I just wish they’d call the course “Control the Fuggin’ Lane, Dumbass!” and I wish more people would get educated. The rear-and-fore-facing videos showing how traffic responds to proper lane control are viscerally demonstrative of Cycling Savvy’s other premise: The life you save will be YOURS. Learning all this from people who themselves have been cycling longer than most of us have been alive, and who are professional, educated, and smart, was an added bonus.
Ultimately, if you think you know how to ride on the road, the chances are good you don’t. Because common sense just ain’t that common.
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Malibu’s middle finger to cyclists on PCH
May 4, 2015 § 41 Comments
When the Rolling Stones released “Some Girls” in 1978 I was in junior high school. Like most rock lyrics, the title track sounded like “Some girls blahblahblahblah some girls blahblahblah everything I own!” The ratio of blah-to-intelligible-words was about 27-to-one, which meant that I, like most kids, had to hum a lot.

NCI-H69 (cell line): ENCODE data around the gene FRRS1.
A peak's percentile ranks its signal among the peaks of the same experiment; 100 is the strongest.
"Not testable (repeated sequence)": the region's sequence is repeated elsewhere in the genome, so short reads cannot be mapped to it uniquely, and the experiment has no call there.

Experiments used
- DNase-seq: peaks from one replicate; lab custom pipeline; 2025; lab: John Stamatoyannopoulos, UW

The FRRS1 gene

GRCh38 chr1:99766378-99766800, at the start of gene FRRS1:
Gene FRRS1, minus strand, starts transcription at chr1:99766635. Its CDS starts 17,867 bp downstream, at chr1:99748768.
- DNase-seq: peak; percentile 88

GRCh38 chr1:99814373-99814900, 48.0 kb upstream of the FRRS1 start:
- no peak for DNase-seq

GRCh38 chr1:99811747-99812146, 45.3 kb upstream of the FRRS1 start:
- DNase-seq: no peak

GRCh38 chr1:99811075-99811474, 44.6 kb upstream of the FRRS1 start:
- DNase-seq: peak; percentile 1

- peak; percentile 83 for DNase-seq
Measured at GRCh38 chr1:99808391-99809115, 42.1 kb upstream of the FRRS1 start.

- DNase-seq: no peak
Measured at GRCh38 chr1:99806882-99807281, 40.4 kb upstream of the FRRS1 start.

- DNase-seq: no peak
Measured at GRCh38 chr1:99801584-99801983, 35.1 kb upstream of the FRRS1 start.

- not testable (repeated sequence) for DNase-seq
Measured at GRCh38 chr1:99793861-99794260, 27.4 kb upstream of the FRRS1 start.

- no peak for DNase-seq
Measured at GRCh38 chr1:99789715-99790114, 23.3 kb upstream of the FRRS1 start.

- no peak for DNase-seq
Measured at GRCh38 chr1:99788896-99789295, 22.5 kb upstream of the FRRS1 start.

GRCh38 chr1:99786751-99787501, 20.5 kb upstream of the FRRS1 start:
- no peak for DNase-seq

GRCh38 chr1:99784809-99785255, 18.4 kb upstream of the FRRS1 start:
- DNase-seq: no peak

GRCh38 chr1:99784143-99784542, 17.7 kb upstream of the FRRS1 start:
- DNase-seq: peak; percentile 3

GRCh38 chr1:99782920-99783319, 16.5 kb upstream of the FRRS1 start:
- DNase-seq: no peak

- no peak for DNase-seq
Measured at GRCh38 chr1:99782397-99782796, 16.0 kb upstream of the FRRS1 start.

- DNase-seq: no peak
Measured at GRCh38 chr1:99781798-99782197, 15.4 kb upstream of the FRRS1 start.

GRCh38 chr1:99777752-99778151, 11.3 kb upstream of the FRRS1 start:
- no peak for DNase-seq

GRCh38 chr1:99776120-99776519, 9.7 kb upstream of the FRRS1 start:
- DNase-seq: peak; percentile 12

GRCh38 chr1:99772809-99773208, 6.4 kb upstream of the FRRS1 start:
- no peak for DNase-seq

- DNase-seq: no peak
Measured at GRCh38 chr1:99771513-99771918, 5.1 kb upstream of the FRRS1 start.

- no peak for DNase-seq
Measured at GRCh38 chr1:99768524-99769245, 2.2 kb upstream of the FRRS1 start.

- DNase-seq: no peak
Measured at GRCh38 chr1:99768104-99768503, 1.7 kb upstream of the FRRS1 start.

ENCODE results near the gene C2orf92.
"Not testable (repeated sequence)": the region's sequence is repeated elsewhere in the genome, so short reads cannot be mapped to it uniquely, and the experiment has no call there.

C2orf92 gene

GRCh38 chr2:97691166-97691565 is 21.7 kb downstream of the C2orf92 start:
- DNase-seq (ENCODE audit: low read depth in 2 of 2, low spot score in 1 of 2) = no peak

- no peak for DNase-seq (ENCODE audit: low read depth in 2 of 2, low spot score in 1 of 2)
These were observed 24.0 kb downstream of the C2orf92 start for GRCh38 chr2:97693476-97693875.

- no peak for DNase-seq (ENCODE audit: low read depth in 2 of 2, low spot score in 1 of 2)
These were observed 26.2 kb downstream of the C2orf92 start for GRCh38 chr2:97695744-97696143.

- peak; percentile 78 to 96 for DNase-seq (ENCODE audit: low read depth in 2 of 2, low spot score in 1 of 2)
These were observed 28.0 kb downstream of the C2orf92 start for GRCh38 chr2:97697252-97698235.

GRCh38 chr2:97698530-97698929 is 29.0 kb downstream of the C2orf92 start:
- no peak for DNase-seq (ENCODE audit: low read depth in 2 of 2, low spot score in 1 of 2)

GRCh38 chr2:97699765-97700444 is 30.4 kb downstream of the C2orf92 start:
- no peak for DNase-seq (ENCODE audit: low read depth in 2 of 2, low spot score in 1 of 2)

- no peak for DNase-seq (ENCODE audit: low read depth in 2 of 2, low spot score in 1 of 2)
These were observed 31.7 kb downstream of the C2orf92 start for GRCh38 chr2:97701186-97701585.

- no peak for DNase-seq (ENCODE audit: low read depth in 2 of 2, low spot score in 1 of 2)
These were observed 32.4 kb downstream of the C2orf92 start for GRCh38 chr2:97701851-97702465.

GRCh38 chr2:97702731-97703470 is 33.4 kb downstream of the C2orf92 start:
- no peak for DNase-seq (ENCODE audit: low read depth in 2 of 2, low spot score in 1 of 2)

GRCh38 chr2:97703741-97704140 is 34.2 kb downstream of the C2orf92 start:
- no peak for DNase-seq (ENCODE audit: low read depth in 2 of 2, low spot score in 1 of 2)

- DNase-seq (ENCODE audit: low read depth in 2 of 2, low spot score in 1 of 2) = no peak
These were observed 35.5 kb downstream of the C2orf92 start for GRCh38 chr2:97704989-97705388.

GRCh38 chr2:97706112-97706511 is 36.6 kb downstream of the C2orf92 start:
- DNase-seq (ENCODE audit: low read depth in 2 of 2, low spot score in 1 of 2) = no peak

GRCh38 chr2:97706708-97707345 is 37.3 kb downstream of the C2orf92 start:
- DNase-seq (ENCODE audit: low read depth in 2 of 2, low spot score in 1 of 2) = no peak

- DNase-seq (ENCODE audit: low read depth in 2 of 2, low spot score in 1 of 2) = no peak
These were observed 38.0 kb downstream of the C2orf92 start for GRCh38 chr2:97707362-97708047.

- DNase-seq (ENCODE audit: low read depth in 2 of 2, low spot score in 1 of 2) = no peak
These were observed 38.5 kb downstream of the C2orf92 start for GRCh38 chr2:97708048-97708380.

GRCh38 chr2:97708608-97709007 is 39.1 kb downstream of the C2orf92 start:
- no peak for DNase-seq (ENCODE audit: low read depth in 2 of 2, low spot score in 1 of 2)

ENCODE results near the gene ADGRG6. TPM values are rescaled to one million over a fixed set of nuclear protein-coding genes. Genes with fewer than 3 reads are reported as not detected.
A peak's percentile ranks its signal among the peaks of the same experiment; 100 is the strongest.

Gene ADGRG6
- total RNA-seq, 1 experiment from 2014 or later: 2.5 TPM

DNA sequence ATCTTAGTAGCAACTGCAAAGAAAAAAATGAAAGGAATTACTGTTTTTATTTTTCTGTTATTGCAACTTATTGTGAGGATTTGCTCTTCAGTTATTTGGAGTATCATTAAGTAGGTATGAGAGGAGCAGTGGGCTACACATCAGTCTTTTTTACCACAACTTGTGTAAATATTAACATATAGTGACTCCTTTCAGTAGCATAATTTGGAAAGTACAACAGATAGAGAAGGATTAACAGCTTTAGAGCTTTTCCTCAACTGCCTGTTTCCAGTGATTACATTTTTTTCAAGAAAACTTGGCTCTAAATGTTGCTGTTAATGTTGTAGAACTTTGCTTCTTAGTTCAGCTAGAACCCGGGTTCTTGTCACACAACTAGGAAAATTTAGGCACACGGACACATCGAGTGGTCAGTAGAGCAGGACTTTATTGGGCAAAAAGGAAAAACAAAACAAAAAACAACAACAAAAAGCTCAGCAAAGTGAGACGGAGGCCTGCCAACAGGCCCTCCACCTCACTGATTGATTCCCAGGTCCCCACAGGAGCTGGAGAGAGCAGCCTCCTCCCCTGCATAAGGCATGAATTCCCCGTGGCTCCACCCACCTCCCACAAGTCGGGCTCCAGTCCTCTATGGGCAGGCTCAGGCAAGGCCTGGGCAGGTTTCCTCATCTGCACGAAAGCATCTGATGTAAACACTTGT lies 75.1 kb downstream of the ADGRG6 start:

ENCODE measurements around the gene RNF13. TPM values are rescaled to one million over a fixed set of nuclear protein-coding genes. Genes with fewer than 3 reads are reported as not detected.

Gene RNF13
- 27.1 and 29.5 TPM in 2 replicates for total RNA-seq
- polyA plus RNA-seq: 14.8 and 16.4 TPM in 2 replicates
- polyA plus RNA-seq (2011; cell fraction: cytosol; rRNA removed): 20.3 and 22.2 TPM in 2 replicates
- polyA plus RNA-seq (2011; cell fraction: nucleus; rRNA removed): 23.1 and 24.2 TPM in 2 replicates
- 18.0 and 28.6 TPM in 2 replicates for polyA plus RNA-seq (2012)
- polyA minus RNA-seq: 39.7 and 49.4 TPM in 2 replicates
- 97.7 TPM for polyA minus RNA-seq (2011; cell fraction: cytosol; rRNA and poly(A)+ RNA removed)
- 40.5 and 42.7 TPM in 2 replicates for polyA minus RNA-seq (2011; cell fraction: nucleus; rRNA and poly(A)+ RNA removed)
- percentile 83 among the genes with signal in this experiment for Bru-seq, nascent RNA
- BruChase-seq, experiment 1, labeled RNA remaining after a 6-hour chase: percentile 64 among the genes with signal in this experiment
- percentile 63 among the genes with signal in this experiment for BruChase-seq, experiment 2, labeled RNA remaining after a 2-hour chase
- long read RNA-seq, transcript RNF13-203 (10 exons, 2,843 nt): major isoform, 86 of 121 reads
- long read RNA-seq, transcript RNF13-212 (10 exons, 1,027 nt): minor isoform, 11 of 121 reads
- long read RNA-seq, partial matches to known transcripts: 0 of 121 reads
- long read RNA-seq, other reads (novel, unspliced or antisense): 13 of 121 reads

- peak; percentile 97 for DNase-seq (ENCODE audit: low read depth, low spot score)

Many years went by and thankfully rock music went with it. However, after moving to California and getting initiated to riding on Pacific Coast Highway I was able to encode one of the mystery lyrics of “Some Girls,” and it was the “blah” after “Let’s go back to blah beach, I’ll give you half, of everything I own.”
There it was, in living color: Zuma Beach. And the reason Mick was going to take the girl back there was to ply her with drugs and then, in the paternity suit/divorce settlement that followed, give her half of everything he owned because California is a community property state.